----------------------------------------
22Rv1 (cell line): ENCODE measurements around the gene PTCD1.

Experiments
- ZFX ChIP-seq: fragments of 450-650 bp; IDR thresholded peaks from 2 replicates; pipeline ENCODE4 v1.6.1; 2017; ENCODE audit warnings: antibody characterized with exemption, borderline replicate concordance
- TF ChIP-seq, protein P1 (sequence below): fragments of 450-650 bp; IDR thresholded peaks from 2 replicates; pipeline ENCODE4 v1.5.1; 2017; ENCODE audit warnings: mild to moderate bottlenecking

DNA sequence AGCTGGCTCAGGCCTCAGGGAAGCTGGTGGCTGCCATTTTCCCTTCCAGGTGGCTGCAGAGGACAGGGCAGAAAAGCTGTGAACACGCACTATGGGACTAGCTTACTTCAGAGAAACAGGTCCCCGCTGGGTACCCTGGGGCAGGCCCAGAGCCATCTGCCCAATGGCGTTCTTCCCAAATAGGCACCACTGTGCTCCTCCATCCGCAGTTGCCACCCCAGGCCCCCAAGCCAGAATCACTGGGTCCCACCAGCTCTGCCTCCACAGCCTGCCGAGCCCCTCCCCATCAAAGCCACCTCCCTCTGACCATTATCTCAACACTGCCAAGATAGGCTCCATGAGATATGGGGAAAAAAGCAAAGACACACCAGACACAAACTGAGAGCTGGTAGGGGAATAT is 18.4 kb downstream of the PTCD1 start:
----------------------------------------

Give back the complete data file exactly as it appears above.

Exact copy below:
22Rv1 (cell line): ENCODE measurements around the gene PTCD1.

Experiments
- ZFX ChIP-seq: fragments of 450-650 bp; IDR thresholded peaks from 2 replicates; pipeline ENCODE4 v1.6.1; 2017; ENCODE audit warnings: antibody characterized with exemption, borderline replicate concordance
- TF ChIP-seq, protein P1 (sequence below): fragments of 450-650 bp; IDR thresholded peaks from 2 replicates; pipeline ENCODE4 v1.5.1; 2017; ENCODE audit warnings: mild to moderate bottlenecking

DNA sequence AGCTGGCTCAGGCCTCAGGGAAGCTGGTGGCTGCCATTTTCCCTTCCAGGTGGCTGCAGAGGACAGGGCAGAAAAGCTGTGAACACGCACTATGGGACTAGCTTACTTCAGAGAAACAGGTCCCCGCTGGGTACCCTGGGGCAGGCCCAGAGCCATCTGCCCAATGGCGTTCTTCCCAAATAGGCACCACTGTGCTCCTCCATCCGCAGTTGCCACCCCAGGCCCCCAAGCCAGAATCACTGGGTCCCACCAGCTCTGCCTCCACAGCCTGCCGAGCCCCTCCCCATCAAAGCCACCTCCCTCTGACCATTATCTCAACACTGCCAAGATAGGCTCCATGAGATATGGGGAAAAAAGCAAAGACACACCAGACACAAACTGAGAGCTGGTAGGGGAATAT is 18.4 kb downstream of the PTCD1 start: